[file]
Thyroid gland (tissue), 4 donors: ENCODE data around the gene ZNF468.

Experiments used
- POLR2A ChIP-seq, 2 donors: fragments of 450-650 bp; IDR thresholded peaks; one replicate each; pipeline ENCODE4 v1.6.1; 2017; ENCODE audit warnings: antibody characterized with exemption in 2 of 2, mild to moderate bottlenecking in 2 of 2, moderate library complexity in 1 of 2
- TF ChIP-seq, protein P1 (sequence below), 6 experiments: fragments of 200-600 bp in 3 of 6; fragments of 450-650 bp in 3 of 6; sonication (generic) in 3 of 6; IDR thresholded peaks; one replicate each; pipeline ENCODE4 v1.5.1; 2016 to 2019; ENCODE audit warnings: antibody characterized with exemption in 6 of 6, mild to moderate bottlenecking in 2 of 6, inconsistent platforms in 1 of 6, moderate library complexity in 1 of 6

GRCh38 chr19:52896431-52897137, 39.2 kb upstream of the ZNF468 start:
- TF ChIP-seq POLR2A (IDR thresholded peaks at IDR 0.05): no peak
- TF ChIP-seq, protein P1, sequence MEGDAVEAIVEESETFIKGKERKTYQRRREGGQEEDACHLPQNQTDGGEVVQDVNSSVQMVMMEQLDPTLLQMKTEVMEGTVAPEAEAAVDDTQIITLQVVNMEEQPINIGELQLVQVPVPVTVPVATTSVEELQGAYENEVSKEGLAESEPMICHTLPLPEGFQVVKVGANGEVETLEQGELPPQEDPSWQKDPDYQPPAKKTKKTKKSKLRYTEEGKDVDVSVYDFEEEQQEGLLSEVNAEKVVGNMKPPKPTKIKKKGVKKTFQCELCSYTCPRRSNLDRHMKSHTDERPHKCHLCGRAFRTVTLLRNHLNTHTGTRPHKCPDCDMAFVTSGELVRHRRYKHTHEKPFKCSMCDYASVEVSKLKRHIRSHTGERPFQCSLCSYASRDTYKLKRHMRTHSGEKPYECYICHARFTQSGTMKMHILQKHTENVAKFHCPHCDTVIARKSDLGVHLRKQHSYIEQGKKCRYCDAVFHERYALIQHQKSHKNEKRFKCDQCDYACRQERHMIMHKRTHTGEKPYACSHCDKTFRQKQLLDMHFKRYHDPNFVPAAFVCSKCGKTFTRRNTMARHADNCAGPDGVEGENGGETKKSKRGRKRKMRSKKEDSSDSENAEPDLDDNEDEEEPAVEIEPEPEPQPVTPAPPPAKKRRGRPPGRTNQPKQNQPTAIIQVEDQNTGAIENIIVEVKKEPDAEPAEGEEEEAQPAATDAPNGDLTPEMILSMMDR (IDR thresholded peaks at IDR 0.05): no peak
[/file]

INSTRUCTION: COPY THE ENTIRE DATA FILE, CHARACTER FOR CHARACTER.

Thyroid gland (tissue), 4 donors: ENCODE data around the gene ZNF468.

Experiments used
- POLR2A ChIP-seq, 2 donors: fragments of 450-650 bp; IDR thresholded peaks; one replicate each; pipeline ENCODE4 v1.6.1; 2017; ENCODE audit warnings: antibody characterized with exemption in 2 of 2, mild to moderate bottlenecking in 2 of 2, moderate library complexity in 1 of 2
- TF ChIP-seq, protein P1 (sequence below), 6 experiments: fragments of 200-600 bp in 3 of 6; fragments of 450-650 bp in 3 of 6; sonication (generic) in 3 of 6; IDR thresholded peaks; one replicate each; pipeline ENCODE4 v1.5.1; 2016 to 2019; ENCODE audit warnings: antibody characterized with exemption in 6 of 6, mild to moderate bottlenecking in 2 of 6, inconsistent platforms in 1 of 6, moderate library complexity in 1 of 6

GRCh38 chr19:52896431-52897137, 39.2 kb upstream of the ZNF468 start:
- TF ChIP-seq POLR2A (IDR thresholded peaks at IDR 0.05): no peak
- TF ChIP-seq, protein P1, sequence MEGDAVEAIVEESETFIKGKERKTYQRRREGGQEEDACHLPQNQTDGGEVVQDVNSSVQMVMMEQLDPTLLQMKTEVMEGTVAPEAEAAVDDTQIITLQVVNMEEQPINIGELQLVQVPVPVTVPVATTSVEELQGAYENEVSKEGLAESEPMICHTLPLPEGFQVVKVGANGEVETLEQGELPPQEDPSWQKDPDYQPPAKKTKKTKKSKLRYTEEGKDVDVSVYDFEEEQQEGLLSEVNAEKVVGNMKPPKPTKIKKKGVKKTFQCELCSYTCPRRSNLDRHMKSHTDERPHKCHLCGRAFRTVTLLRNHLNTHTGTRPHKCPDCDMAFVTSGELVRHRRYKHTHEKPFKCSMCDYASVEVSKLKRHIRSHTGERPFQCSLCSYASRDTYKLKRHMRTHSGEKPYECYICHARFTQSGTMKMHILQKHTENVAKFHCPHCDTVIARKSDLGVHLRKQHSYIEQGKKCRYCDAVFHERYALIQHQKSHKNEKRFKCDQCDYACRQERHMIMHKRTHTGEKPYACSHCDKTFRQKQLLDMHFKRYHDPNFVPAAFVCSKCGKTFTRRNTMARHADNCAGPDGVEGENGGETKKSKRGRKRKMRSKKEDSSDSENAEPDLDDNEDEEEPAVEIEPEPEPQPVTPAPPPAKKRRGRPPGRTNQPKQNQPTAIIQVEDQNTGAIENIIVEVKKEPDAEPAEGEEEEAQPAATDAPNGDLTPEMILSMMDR (IDR thresholded peaks at IDR 0.05): no peak